I've brought this up before but I'll reiterate it here: if someone says an asexual doesn't get turned on BUT they can want to experience and share sexual intimacy, what on earth is the real difference between an asexual and a sexual? Why even bother at all if, someone fits into this label, for visibility and education if it doesn't have any real world consequence? What kind of obstacles, trials and tribulations do such "mixed couples" go through? The answer is: probably arguing over frequency.

Which brings us to Onmyouji's feelings:

[snipped and slightly edited to make it easier to read]

Q: If someone experiences sexual attraction and/or arousal, but no intrinsic desire for partnered sex, should they identify as sexual, asexual, gray-asexual or are they all potentially valid?

A: I think all three are potentially valid depending on the individual. Not quite sure.

Q: If someone does not experience sexual attraction and/or arousal, but they do have an intrinsic desire for partnered sex, should they identify as sexual, asexual, gray-asexual or are they all potentially valid?

A: I would think this means "sexual" with little or no libido, but I feel like someone's going to tell me that's an overly restrictive answer.

This want to experience sexual intimacy with another person is ultimately the deal breaker to most people. Asexuals share the common experience of "tuning" out, being uninterested or finding the whole thing annoying and they'd rather tend to their plants or pick their nose. This common experience is not congruent with experiences to share or want sexual intimacy in a relationship or in of itself.

Which is why I think it's unwise to hinge one's sexuality on whether or not your body will react to the right things at the right time. While these reactions can guide someone, it only really helps if you're trying to act out something you really need: sharing sexual intimacy with another person.

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Vampyremage

A desire for sex might be placed in a similar context as a desire for love. For the romantics among us, we aren't going to die if you don't have a romantic partner. However, there may very well come a point where if we don't have that romantic attachment for a certain period of time, it can lead to psychological stress and depression. I think, for most sexuals, a lack of sex for a certain period of time is of a similar nature.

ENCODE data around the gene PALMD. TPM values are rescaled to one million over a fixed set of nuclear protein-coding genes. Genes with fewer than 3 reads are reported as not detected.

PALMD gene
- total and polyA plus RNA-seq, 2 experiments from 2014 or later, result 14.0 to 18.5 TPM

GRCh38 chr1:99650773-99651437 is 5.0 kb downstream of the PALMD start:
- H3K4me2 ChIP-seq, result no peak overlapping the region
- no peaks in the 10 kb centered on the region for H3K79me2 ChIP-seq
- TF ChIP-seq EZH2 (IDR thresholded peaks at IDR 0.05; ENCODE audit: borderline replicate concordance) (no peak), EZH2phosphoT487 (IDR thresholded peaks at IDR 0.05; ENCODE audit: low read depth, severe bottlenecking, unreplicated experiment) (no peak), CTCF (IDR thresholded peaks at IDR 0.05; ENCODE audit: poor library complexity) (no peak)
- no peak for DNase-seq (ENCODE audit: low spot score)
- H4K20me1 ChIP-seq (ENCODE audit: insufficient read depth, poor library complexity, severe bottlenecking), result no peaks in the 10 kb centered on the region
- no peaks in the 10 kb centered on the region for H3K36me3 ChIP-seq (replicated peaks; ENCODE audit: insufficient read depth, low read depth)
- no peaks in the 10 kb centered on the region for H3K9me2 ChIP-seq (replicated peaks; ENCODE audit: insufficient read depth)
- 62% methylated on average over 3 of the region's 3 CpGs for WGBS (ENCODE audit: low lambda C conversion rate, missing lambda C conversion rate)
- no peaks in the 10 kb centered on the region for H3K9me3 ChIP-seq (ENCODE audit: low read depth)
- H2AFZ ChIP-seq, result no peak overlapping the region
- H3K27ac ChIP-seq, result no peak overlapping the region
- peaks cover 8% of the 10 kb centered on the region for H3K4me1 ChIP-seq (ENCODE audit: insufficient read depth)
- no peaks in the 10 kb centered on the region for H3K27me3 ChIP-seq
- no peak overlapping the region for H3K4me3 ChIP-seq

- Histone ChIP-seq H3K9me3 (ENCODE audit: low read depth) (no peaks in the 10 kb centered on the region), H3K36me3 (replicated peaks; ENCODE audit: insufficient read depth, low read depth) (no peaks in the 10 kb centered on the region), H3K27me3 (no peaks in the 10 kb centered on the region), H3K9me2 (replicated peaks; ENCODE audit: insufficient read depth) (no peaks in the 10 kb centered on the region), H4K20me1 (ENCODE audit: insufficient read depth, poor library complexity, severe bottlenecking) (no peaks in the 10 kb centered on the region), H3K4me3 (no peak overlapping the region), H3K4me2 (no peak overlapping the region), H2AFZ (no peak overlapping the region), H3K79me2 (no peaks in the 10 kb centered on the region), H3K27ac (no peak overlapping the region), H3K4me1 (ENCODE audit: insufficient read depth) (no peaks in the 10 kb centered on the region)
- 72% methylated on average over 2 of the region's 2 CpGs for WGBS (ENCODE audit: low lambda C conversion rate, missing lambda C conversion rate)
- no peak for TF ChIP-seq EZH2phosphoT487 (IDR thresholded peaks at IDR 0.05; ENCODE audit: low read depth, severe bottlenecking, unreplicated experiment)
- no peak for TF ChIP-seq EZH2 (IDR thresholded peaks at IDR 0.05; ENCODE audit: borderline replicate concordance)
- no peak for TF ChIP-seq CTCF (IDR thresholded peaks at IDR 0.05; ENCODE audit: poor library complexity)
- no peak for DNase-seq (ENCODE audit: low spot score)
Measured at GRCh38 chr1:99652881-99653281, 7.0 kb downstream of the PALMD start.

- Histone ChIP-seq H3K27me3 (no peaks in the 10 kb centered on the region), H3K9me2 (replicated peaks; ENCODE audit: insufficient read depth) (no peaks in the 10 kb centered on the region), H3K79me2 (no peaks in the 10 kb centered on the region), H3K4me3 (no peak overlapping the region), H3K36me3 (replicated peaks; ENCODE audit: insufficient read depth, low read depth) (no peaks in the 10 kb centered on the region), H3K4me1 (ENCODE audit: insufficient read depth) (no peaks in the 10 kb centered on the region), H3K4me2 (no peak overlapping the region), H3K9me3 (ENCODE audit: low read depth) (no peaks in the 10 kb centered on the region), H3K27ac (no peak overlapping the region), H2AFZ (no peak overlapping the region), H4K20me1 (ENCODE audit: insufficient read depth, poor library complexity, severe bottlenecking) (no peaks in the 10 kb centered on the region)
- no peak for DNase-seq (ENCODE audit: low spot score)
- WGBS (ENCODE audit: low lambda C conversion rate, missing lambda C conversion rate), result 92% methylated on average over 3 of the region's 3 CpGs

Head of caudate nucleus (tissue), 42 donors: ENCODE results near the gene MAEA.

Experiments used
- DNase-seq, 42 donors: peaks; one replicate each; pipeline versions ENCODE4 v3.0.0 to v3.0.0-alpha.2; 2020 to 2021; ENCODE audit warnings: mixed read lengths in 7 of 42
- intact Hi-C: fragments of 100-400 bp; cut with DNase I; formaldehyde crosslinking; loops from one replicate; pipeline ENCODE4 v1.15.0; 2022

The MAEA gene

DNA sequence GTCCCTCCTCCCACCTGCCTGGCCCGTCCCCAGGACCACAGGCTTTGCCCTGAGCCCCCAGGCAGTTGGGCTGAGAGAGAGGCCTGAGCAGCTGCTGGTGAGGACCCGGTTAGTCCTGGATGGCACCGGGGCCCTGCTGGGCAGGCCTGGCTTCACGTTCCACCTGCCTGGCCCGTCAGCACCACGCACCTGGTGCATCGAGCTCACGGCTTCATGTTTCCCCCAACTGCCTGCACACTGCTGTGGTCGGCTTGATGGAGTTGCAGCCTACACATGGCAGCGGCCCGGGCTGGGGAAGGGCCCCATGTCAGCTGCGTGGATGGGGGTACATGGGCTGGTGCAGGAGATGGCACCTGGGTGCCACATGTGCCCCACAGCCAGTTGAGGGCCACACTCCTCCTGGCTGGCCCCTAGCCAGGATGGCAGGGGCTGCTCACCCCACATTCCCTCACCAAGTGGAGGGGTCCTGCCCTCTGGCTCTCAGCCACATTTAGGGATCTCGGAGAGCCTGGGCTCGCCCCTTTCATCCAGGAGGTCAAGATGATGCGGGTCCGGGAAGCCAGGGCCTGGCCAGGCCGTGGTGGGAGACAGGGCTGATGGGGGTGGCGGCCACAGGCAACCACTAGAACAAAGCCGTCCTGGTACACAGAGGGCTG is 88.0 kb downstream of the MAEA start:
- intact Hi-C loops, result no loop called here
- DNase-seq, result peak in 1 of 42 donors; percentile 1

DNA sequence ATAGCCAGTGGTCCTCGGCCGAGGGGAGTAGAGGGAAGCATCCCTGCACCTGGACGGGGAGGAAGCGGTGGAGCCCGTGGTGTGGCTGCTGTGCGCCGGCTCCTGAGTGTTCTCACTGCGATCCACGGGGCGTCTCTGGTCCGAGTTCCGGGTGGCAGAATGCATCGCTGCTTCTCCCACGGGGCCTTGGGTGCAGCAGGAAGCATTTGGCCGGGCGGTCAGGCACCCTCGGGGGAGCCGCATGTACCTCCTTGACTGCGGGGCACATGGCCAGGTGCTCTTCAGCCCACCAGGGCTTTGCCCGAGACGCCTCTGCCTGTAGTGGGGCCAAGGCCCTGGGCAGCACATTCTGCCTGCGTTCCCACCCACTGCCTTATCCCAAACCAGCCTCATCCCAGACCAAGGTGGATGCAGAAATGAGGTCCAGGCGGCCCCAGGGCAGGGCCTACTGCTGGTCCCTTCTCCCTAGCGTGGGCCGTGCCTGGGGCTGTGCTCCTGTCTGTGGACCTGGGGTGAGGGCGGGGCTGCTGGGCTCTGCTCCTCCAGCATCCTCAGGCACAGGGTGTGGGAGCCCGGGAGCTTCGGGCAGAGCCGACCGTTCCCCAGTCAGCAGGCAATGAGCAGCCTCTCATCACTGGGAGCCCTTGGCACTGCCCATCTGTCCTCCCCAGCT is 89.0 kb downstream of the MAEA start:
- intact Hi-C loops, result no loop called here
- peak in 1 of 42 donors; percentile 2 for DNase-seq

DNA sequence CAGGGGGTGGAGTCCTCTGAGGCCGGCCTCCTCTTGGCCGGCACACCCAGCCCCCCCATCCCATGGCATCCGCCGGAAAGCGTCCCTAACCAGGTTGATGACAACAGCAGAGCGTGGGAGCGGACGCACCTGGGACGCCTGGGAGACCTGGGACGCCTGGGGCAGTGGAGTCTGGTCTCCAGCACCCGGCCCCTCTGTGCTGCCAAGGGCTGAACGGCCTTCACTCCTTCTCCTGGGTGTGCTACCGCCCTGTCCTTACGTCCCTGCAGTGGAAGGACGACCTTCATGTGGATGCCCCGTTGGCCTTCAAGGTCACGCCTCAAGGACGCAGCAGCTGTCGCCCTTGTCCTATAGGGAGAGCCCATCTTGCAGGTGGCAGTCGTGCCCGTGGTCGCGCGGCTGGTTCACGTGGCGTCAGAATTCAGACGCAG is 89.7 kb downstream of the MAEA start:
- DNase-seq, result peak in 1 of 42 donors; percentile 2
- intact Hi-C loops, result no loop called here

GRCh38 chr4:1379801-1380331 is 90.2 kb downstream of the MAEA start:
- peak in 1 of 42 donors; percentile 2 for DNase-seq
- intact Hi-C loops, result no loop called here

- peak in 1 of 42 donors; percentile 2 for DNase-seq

Ahhhhh! So - "desire" as a kind of impulse that drives you to want sex? Well, if you define "desire" like that, then I don't think I do experience it. I only had one sexual relationship in my life, that was out of curiosity about what sex was like (and a long time before I knew asexuality existed), 18 years ago, and I don't care if I never have sex in my life again.

I find it very interesting to see the difficulties in this thread where we are trying to use words from everyday speech in a technical sense (I studied Philosophy at Uni. :) )

I think that's a very good way of putting how I'm using the word desire :) Also, the imprecise and sometimes clumsy nature of human language is half the struggle we're seeing here.

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warrigan

As I understand it, sexual attraction is being turned on by someone and wanting to have sex with them.

If you are turned on by other people and want to have sex with them, that's sexual attraction and you're sexual.

[/font]

Except sexual attraction ≠ attraction and wanting to have sex with them. It can happen almost simultaneously, however there are cases where someone will get turned-on by something their brain doesn't like. Like looking at a picture of an attractive man and realizing that it's the picture of your grandfather when he was young. The initial reaction is your body's involuntary reaction; your brain then goes, "ew, no."

On the flipside, your brain can totally go, "cna i haz now plz" and your body can be slow on the uptake.